- The Washington Times - Wednesday, September 26, 2001

The emergency agenda in Congress since the Sept. 11 terrorist attacks has revived President Bush's energy plan and killed campaign finance reform.
Senate Republicans were working behind the scenes yesterday with Sen. Harry Reid of Nevada, the assistant Democratic leader, to enact the administration's energy policy.
The plan, which includes drilling for oil in the Arctic National Wildlife Refuge in Alaska, was given little chance of passing the Democrat-led Senate before the terrorist attacks renewed the call for less dependence on foreign oil.
The House approved the plan in July. Sen. James M. Inhofe, Oklahoma Republican, introduced it on the Senate floor Friday as a military readiness issue.
"Opening ANWR could meet the daily energy requirements of our armed forces for an entire year," said House Majority Whip Tom DeLay, Texas Republican. "It could replace all the oil from Iraq for the next fifty years. We can't wait another day. The Senate should act quickly."
Meanwhile, lawmakers yesterday were all but pronouncing dead the campaign finance legislation that received so much debate this year. Congress instead has turned its attention to economic bailouts, airline security and national defense.
"Campaign finance reform is being crowded out by more important things," said House Majority Leader Dick Armey, Texas Republican. "We've got to go a long way to establishing a greater degree of security and stability in America before the Congress will be able to take that up."
The Senate has approved the campaign finance regulations proposed by Sens. John McCain, Arizona Republican, and Russell D. Feingold, Wisconsin Democrat. But the issue stalled in the House, and supporters were hoping to force a vote this autumn.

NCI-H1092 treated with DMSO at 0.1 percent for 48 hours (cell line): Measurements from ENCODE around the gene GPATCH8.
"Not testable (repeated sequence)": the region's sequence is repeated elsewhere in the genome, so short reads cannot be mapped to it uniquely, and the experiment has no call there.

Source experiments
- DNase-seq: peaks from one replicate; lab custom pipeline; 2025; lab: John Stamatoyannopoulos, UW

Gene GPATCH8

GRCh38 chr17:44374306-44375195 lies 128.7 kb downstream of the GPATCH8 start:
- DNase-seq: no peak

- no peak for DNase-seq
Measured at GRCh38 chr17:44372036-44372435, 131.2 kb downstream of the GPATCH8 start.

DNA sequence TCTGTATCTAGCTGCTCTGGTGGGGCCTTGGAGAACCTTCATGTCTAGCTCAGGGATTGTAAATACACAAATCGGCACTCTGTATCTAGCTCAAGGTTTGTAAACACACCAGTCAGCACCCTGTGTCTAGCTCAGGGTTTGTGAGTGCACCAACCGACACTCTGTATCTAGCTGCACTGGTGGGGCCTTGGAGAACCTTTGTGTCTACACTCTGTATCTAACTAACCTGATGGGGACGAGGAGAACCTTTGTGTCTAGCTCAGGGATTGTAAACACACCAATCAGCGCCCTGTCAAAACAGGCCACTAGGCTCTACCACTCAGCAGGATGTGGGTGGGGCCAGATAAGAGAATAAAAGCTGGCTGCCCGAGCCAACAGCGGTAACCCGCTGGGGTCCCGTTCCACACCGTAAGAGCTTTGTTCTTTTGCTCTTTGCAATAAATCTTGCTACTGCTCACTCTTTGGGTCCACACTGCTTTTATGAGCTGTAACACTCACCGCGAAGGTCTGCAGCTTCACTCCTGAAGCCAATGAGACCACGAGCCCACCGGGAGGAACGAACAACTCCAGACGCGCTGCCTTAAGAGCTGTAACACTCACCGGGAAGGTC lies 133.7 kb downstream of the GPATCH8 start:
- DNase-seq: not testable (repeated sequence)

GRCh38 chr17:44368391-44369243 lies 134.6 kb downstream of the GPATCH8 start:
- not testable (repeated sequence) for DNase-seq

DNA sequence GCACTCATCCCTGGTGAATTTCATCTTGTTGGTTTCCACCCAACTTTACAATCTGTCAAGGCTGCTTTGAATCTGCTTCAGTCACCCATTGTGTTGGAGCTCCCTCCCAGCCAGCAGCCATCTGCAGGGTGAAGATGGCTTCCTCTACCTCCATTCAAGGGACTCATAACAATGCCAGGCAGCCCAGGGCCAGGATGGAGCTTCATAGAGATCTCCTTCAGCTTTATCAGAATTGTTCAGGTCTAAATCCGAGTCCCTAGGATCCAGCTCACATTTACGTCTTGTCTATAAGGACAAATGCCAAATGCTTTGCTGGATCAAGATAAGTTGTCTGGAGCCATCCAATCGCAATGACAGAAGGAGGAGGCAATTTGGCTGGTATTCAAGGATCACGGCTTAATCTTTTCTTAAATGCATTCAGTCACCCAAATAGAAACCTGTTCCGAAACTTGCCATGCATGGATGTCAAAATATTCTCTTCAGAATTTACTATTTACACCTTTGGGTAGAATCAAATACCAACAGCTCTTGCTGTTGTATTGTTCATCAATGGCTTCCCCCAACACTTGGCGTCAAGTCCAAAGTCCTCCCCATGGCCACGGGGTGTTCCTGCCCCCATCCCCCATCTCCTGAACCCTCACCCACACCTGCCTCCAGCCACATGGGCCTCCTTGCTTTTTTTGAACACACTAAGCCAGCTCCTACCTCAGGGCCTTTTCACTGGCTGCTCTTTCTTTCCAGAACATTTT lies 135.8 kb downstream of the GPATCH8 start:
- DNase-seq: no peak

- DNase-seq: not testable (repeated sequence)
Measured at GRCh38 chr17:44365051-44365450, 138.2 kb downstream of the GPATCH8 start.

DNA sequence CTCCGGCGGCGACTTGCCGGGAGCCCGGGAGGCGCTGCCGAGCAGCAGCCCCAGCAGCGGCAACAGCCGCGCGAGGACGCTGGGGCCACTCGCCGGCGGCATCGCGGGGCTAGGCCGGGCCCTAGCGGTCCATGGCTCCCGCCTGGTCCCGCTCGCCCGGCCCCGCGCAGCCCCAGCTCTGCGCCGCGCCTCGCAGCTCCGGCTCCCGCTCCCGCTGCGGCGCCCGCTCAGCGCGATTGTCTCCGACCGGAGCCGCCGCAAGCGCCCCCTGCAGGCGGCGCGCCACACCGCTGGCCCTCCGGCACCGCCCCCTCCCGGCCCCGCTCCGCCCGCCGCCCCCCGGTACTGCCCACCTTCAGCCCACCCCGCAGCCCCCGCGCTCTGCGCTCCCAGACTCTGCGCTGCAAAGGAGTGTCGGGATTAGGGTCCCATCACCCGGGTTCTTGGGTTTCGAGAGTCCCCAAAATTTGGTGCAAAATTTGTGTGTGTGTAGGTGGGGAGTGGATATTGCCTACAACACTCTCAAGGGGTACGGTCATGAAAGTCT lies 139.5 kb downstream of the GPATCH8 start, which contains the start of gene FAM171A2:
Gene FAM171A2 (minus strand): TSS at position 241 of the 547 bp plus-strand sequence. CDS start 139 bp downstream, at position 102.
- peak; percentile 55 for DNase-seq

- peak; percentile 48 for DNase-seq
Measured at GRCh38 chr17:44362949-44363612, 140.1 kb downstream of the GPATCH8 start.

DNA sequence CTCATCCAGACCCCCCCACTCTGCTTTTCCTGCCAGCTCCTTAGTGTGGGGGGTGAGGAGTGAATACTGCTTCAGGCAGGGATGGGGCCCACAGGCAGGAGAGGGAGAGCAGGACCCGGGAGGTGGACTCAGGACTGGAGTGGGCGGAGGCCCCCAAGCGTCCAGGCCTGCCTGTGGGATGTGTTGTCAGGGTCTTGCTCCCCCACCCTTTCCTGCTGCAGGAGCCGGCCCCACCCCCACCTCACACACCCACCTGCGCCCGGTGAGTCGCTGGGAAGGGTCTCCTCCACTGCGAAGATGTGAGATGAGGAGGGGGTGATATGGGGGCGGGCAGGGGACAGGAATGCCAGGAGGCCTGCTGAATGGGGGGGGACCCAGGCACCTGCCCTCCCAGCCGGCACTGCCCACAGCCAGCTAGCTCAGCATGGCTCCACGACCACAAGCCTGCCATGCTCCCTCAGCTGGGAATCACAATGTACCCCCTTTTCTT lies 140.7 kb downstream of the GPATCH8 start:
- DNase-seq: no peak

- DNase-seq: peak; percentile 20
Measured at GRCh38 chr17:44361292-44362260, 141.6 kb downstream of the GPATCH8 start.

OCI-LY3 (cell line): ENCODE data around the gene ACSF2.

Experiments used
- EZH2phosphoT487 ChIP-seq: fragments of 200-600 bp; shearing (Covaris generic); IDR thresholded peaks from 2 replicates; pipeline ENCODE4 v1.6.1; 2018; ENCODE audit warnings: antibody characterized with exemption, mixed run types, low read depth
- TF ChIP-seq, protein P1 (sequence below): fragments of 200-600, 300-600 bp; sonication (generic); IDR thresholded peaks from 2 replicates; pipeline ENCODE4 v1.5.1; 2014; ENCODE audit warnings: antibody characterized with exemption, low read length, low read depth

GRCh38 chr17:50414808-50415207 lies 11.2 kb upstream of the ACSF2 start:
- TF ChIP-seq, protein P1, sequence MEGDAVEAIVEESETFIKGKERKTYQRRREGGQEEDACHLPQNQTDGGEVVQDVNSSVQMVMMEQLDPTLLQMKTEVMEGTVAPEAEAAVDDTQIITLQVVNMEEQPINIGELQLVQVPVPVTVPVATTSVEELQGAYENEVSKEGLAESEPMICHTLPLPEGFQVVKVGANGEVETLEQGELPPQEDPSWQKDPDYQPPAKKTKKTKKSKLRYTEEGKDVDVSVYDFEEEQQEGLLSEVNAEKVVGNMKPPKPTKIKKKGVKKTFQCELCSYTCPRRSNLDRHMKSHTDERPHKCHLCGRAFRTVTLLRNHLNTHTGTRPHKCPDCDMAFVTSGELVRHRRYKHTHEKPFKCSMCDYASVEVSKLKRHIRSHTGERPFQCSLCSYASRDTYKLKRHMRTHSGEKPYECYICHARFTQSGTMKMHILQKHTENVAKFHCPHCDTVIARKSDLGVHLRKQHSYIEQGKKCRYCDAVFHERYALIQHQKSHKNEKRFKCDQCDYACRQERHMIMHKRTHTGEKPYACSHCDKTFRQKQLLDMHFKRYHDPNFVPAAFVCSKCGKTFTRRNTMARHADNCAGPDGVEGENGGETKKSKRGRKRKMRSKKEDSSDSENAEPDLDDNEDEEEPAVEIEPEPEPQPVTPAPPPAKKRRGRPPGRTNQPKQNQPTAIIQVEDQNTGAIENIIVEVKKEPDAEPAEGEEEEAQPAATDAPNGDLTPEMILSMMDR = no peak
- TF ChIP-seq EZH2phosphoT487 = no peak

"I can't worry about it right now," Mr. McCain said yesterday. "I haven't thought about it since [Sept. 11]."
Mr. Armey said he was approached in the House cloakroom yesterday by Rep. Christopher Shays, Connecticut Republican and sponsor of the legislation in the House.
"He was letting me know we can't go home until we do that," Mr. Armey said. "Quite frankly, campaign finance reform is and never has been about anything other than ourselves. One of the things that has heightened my heart a little bit in the last couple of weeks is that we've gotten beyond ourselves to the things that are more noble and more important than ourselves.
"Before the 11th of September, it was the lowest thing on the American radar screen for people outside of Washington, D.C.," he said. "And my guess is that it is even further lower now than it was then."
The Senate-passed bill would ban "soft money" donations to political parties that are often used to pay for issue advocacy advertisements on television.
It would also raise the limit for individuals' direct donations to specific candidates, called "hard money."

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